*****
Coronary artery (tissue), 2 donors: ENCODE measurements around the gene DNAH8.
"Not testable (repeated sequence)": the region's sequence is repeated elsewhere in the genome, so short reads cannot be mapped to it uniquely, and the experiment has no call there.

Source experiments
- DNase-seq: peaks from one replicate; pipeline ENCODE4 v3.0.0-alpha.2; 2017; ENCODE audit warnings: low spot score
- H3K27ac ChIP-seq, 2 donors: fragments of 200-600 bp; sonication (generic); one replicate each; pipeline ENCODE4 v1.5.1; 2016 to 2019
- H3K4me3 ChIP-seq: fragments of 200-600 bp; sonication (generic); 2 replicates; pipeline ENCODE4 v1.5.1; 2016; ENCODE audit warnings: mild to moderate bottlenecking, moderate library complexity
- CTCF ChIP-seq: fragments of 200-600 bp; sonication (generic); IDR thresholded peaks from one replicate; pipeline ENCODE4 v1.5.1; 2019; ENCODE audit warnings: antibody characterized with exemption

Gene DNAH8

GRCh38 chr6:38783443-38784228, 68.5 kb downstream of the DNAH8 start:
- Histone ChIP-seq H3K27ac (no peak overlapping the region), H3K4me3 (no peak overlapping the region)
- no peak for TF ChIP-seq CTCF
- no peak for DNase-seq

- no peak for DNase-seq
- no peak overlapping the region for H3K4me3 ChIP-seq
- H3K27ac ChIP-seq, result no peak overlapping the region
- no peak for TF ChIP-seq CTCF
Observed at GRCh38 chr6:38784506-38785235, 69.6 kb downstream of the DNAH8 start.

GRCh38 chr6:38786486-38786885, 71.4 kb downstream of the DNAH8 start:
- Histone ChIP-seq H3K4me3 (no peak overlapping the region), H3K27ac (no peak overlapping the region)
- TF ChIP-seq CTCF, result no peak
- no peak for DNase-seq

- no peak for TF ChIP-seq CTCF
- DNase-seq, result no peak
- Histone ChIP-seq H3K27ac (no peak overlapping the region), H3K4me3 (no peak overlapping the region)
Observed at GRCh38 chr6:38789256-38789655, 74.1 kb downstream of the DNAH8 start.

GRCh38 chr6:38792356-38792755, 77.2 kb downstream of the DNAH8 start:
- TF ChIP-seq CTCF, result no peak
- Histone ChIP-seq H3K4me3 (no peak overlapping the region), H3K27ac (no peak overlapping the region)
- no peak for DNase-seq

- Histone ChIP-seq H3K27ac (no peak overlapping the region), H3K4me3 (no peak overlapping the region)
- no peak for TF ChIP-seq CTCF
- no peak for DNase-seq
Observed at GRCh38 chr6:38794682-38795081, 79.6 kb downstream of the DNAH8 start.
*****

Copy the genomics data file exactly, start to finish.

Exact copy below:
Coronary artery (tissue), 2 donors: ENCODE measurements around the gene DNAH8.
"Not testable (repeated sequence)": the region's sequence is repeated elsewhere in the genome, so short reads cannot be mapped to it uniquely, and the experiment has no call there.

Source experiments
- DNase-seq: peaks from one replicate; pipeline ENCODE4 v3.0.0-alpha.2; 2017; ENCODE audit warnings: low spot score
- H3K27ac ChIP-seq, 2 donors: fragments of 200-600 bp; sonication (generic); one replicate each; pipeline ENCODE4 v1.5.1; 2016 to 2019
- H3K4me3 ChIP-seq: fragments of 200-600 bp; sonication (generic); 2 replicates; pipeline ENCODE4 v1.5.1; 2016; ENCODE audit warnings: mild to moderate bottlenecking, moderate library complexity
- CTCF ChIP-seq: fragments of 200-600 bp; sonication (generic); IDR thresholded peaks from one replicate; pipeline ENCODE4 v1.5.1; 2019; ENCODE audit warnings: antibody characterized with exemption

Gene DNAH8

GRCh38 chr6:38783443-38784228, 68.5 kb downstream of the DNAH8 start:
- Histone ChIP-seq H3K27ac (no peak overlapping the region), H3K4me3 (no peak overlapping the region)
- no peak for TF ChIP-seq CTCF
- no peak for DNase-seq

- no peak for DNase-seq
- no peak overlapping the region for H3K4me3 ChIP-seq
- H3K27ac ChIP-seq, result no peak overlapping the region
- no peak for TF ChIP-seq CTCF
Observed at GRCh38 chr6:38784506-38785235, 69.6 kb downstream of the DNAH8 start.

GRCh38 chr6:38786486-38786885, 71.4 kb downstream of the DNAH8 start:
- Histone ChIP-seq H3K4me3 (no peak overlapping the region), H3K27ac (no peak overlapping the region)
- TF ChIP-seq CTCF, result no peak
- no peak for DNase-seq

- no peak for TF ChIP-seq CTCF
- DNase-seq, result no peak
- Histone ChIP-seq H3K27ac (no peak overlapping the region), H3K4me3 (no peak overlapping the region)
Observed at GRCh38 chr6:38789256-38789655, 74.1 kb downstream of the DNAH8 start.

GRCh38 chr6:38792356-38792755, 77.2 kb downstream of the DNAH8 start:
- TF ChIP-seq CTCF, result no peak
- Histone ChIP-seq H3K4me3 (no peak overlapping the region), H3K27ac (no peak overlapping the region)
- no peak for DNase-seq

- Histone ChIP-seq H3K27ac (no peak overlapping the region), H3K4me3 (no peak overlapping the region)
- no peak for TF ChIP-seq CTCF
- no peak for DNase-seq
Observed at GRCh38 chr6:38794682-38795081, 79.6 kb downstream of the DNAH8 start.